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Aktion Reinhard

Last Update 5 September 2006


"Einsatz Reinhard" - code name for the extermination of Polish Jewry in the former Generalgouvernement and the Bialystok area, better known as "Aktion Reinhard".
The term was taken in remembrance of SS-Obergruppenführer Reinhard Heydrich, the coordinator of the Endlösung der Judenfrage (Final Solution of the Jewish Question) - the extermination of the Jews living in the European countries occupied by German troops during WW2. Members of the Czech underground resistance fighters assassinated Heydrich on 27 May 1942.

Chain of Command
Chain of
The head of Aktion Reinhard was SS-Brigadeführer Odilo Globocnik, (SS- and police chief of the district Lublin), appointed by Heinrich Himmler. SS-Sturmbannführer Hermann Höfle, chief of Hauptabteilung Reinhard (Main Department Reinhard), was responsible for personnel and organization of deportations, extermination camps and realization of the victims' valuables.

Polizei-Kriminalkommissar Christian Wirth and his staff of the euthanasia programme ("Aktion T4") - experienced in killing innocent victims such as the mentally and terminally ill - were not sent to the front but ordered to Lublin and became the hard core in the extermination camps in eastern Poland (Complete Staff of Germans and Austrians). The camp guards were recruited from Soviet POWs, mainly Ukrainian and Volksdeutsche volunteer auxiliaries who were trained at the Trawniki camp near Lublin. Those T4 men who had no basic military training because they were police men, workers or male nurses, underwent this in Trawniki.
Many of them were promoted because of their atrocities in the death camps.

The Aktion Reinhard headquarters were located in Lublin, the construction department in Zamosc. The clothes and belongings of the victims were stored and sorted in Lublin (Chopin Street and at disused hangars of the Lublin Airfield).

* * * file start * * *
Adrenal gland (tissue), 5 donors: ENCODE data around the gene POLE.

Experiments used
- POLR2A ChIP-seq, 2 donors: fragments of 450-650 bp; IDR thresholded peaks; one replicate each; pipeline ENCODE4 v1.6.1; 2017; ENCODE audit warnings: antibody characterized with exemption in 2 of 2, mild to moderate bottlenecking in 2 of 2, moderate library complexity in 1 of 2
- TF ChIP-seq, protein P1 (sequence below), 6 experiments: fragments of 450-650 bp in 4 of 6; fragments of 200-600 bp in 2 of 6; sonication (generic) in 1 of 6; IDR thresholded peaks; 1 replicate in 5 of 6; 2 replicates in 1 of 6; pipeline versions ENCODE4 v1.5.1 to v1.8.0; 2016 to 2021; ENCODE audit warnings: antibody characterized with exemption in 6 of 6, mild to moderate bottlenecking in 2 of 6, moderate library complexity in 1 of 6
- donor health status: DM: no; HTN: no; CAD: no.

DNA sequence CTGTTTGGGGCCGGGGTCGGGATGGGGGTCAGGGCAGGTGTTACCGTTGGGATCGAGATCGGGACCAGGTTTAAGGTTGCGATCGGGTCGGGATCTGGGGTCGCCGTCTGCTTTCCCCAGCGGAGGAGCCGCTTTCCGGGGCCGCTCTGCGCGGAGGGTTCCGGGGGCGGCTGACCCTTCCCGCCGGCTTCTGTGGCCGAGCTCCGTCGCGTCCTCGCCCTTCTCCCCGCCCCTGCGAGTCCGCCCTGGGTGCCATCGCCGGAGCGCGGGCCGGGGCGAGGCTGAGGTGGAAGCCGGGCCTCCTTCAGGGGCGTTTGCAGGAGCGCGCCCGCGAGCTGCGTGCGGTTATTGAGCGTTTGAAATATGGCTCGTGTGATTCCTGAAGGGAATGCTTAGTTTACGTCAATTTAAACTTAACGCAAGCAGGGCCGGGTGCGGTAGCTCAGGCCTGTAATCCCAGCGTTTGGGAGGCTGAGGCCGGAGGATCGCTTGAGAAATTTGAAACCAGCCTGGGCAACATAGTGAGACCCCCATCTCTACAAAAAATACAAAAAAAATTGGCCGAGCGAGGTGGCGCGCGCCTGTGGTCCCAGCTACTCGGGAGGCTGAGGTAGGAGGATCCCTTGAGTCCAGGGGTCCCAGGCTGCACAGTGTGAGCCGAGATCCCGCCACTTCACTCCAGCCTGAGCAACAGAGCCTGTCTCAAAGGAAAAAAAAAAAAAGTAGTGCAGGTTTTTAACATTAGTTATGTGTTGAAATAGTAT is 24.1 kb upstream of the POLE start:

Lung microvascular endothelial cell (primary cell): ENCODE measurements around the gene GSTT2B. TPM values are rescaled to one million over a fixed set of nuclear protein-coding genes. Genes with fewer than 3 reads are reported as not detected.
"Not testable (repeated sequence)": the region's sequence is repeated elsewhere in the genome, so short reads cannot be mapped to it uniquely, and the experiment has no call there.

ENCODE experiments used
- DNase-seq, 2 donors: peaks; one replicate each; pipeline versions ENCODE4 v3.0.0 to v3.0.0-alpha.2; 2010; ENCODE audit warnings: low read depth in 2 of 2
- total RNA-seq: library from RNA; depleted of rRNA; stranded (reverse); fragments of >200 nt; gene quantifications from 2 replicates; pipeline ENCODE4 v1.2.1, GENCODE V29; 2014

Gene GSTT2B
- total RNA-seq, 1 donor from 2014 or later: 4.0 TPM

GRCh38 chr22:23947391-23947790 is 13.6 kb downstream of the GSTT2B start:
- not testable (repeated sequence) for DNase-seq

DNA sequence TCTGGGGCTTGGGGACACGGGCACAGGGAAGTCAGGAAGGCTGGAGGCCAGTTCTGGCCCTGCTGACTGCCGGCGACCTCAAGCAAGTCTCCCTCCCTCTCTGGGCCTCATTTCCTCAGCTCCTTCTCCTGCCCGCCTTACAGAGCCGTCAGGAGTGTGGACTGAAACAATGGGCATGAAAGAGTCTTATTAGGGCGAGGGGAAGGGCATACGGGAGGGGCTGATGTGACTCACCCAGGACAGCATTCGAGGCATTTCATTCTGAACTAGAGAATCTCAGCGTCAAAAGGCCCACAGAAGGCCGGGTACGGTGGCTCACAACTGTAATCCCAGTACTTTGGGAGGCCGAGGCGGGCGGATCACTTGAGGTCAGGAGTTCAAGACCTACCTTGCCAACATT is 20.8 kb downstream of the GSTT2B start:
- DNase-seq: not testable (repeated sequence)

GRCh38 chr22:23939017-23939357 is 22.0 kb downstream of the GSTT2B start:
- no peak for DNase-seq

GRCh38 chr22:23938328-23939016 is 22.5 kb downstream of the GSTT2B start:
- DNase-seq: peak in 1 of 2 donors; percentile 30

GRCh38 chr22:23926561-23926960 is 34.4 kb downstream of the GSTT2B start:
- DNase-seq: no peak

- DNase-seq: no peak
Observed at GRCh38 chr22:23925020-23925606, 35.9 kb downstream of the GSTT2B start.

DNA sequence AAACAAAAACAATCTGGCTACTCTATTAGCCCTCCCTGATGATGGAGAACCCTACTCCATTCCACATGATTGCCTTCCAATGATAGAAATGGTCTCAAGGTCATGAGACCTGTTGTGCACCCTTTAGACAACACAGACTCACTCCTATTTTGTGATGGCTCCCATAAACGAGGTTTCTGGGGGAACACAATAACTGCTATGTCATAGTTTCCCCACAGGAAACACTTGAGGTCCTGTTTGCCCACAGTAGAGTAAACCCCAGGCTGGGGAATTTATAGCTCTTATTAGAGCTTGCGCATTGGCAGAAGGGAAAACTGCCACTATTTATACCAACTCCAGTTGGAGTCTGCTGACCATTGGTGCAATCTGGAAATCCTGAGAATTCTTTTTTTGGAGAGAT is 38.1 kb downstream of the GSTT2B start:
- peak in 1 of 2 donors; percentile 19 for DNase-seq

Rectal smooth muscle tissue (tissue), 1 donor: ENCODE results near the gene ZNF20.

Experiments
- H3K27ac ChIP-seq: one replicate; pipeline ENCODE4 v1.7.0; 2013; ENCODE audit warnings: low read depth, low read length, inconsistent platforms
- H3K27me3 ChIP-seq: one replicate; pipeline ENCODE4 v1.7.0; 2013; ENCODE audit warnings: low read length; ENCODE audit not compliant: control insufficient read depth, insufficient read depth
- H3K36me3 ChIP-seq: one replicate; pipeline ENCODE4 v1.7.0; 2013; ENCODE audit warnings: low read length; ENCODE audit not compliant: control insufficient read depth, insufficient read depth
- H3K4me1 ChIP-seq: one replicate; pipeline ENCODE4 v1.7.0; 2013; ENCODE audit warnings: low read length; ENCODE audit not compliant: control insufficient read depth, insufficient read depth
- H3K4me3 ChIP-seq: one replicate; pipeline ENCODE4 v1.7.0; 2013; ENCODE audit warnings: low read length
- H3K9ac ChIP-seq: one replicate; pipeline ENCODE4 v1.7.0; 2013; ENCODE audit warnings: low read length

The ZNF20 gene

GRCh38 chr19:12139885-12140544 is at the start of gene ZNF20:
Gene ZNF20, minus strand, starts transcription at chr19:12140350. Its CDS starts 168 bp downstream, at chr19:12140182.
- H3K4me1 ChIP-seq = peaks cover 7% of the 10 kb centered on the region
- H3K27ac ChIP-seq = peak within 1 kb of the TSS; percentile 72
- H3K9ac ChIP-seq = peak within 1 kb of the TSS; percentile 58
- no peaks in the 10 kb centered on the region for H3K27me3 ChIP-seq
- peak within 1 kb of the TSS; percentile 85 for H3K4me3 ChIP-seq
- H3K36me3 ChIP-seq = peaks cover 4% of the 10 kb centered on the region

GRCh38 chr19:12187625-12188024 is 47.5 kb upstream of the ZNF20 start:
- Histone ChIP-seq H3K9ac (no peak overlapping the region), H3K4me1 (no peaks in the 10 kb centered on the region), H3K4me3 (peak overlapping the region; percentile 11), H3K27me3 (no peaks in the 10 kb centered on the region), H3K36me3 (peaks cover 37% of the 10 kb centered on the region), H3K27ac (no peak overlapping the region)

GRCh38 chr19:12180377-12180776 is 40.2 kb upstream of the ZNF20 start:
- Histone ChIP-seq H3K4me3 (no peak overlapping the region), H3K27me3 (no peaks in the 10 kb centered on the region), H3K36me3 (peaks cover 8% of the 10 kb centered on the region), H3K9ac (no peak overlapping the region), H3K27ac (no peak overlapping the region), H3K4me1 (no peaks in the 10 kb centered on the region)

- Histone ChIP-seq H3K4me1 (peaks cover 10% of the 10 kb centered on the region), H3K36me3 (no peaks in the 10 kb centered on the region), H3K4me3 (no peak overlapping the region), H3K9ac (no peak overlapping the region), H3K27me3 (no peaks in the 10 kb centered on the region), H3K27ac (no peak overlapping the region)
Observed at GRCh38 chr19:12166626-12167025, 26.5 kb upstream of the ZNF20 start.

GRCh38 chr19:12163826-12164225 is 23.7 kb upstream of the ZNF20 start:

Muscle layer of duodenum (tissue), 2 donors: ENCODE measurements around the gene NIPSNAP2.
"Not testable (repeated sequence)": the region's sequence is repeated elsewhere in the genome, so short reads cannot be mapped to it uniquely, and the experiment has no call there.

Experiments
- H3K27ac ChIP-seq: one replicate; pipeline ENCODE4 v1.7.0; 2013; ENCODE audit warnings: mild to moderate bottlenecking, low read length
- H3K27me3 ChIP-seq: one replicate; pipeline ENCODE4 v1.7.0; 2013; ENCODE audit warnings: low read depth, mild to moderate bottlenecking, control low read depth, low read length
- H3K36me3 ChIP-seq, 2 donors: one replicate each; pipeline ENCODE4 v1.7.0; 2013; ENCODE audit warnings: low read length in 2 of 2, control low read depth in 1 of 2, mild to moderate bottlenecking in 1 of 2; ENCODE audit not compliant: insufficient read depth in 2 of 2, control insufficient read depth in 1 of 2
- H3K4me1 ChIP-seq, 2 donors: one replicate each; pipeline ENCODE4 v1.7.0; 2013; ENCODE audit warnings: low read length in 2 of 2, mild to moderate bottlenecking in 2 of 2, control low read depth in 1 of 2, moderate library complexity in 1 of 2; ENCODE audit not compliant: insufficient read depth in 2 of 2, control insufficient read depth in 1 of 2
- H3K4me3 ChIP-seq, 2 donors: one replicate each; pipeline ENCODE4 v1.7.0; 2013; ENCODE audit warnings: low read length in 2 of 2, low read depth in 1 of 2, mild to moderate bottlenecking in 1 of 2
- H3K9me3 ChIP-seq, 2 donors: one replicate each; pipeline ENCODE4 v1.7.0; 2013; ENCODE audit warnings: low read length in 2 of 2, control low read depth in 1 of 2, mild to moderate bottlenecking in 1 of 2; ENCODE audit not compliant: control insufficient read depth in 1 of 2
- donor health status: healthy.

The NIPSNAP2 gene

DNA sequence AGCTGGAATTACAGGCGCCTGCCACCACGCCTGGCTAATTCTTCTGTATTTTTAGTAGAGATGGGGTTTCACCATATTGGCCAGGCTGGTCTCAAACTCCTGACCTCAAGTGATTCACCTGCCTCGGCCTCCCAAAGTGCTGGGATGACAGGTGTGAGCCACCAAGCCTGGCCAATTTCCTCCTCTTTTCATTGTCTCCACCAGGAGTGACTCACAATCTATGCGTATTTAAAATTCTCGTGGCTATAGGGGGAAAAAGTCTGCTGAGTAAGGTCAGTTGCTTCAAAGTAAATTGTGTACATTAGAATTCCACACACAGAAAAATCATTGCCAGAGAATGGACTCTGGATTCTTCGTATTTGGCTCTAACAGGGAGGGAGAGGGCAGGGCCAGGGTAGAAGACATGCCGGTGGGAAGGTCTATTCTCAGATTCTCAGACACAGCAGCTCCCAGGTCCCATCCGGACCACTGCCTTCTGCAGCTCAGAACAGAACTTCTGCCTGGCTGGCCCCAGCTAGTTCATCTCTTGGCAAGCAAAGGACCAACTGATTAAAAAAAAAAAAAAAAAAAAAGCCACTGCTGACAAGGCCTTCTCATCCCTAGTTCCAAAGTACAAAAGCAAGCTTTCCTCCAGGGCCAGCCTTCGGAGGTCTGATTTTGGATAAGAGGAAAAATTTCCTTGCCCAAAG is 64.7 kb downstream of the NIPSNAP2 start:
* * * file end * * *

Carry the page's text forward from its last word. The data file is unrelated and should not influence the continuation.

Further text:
Starting from 1 November 1941 (Timeline, Time Table, and Comparison of Dimensions), three extermination camps were constructed to cope with the population of adjacent ghettos and other victims from surrounding areas: first Belzec, then Sobibor, and finally Treblinka. They were located in the far east of Poland near the borders with Byelorussia and Ukraine. The camps had to be located near main railway lines as victims were to be transported by rail, and in sparsely populated areas because of secrecy. As a guise the victims were told that they were being transported (Deportation Transports) east for resettlement and work.

The extermination process in Belzec, Sobibor, and Treblinka was similar to the "well-tried" method used in the six euthanasia killing centers in Germany and Austria:
Deception ("You must get a shower in the bathroom!").
Handing over the valuables (enrichment for the German Reichsbank).
Undressing (realization of the clothings and finding of hidden jewelry).
Cooping up the victims in the gas chamber (as narrow as possible to minimize the air volume).
Use of carbon monoxide gas (CO) (discharged through gaspipes).
Cremating the corpses (covering up all tracks).

The structure of all camps was nearly identical:
From the reception area with ramp and undressing barrack the Jews entered a narrow, camouflaged path (called sluice or tube) to the extermination area with gas chambers, pits and cremation grids. The SS and Trawnikis stayed in a separate area, the Jewish work command too. Barbed wire fences, partially camouflaged with pine branches, surrounded the camp and separated the different parts. Electric fences like in Auschwitz were not used. Wooden watchtowers completed the camp.

In course of Aktion Reinhard approximately 2 Million Jews lost their lifes in Belzec, Sobibor, Treblinka, and Majdanek. Jewish property to the value of 178,045,960 German Reichsmark (todays value around 760,000,000 US$) was robbed and fell into the hands of German authorities but single persons too (SS and police men, camp guards, non-Jewish inhabitants of towns and villages with ghettos or adjacent camps). Aktion Reinhard Economics

Aktion Reinhard ended in November 1943. After they finished their bloody work in Poland, most of the men were sent to northern Italy for actions against remaining Jews and partisans. Many of them turned up again in the concentration camp San Sabba near Trieste. The group disintegrated after the surrender of the German Wehrmacht in Italy. See Himmler's thank-you letter to Globocnik.

The Police State
What was known, what was done by the Allies
Aktion Reinhard and Historical Perspective
Aktion Reinhard PRO Decodes
Aktion Reinhard Economics
Globocnik's Staff in Lublin
The Nazi Police School in Rabka
Aktion Reinhard Books
Camp Songs and Music

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